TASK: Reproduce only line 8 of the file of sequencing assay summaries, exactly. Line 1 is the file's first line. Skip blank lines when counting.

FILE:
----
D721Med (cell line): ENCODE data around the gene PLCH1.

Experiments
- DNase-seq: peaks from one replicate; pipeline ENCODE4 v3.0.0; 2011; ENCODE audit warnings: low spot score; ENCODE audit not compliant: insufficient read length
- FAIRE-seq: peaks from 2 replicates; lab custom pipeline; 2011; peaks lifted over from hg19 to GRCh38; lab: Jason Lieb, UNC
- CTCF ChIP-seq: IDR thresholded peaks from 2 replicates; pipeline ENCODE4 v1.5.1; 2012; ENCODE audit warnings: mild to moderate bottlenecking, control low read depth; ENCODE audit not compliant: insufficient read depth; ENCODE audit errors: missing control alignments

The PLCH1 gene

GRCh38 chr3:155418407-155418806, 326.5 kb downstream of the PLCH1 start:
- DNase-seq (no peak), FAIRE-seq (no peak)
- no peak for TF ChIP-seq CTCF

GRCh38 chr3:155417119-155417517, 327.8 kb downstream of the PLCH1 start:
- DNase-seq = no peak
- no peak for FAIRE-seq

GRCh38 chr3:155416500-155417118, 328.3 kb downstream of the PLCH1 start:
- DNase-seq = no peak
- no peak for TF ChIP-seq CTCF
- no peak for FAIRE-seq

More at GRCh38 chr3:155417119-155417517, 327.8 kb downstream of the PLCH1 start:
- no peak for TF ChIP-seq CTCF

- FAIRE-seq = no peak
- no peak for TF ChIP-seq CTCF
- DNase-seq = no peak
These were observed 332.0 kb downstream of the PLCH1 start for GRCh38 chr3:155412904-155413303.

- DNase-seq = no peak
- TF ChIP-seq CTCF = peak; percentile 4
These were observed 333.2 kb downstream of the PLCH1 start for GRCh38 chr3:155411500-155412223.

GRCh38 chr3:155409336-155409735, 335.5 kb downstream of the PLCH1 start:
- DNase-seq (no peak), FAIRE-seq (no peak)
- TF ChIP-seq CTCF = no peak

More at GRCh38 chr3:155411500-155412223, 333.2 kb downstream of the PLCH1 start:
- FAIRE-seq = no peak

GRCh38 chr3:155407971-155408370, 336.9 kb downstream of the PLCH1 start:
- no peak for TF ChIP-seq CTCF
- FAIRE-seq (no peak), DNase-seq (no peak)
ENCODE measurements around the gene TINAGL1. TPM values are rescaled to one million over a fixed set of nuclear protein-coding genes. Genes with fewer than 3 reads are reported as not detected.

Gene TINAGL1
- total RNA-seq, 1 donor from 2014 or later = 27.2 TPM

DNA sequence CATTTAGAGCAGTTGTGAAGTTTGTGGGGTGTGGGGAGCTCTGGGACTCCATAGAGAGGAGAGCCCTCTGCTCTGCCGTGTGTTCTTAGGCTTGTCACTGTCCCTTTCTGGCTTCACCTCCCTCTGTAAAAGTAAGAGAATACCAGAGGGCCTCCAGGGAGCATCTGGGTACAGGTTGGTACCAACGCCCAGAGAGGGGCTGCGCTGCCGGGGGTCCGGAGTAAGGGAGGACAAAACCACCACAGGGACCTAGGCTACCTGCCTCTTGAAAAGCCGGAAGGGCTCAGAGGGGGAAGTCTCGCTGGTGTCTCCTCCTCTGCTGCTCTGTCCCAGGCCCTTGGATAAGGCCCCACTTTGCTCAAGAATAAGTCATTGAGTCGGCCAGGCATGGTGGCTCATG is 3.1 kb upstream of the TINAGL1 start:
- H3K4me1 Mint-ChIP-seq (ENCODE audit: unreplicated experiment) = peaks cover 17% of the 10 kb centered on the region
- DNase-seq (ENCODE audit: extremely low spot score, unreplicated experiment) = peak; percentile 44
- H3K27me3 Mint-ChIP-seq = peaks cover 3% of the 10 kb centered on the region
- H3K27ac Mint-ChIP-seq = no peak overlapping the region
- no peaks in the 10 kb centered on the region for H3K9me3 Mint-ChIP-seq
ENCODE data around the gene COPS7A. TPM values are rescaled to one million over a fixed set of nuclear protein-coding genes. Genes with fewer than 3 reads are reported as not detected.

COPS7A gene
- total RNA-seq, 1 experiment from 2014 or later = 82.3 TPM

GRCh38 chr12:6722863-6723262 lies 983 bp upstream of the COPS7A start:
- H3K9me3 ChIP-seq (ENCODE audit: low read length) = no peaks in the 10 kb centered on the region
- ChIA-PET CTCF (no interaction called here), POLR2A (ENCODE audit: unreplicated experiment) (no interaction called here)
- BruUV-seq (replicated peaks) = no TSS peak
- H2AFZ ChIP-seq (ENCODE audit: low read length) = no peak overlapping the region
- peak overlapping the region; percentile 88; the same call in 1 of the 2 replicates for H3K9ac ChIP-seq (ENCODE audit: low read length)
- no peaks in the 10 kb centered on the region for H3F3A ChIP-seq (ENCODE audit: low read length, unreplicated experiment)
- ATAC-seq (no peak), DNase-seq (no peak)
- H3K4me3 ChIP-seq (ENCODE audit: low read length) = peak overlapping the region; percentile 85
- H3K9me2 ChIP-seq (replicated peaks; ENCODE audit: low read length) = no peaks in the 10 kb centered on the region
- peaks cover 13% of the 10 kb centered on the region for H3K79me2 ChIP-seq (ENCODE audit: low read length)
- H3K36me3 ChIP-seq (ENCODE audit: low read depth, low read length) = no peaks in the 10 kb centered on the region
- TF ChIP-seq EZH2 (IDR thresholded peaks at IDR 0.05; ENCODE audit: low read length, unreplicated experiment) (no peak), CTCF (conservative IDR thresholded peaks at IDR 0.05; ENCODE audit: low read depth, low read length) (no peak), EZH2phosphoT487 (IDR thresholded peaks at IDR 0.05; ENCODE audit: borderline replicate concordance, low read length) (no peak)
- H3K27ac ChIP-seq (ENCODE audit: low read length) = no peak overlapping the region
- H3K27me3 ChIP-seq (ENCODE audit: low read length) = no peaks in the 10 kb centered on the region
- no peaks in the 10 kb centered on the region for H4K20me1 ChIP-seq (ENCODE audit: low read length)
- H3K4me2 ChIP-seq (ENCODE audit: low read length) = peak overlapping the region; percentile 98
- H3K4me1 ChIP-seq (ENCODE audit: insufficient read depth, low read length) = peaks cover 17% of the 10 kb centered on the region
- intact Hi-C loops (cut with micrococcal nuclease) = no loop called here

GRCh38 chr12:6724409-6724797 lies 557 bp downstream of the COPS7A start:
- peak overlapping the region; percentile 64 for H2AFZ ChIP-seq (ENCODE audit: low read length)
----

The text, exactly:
- DNase-seq (no peak), FAIRE-seq (no peak)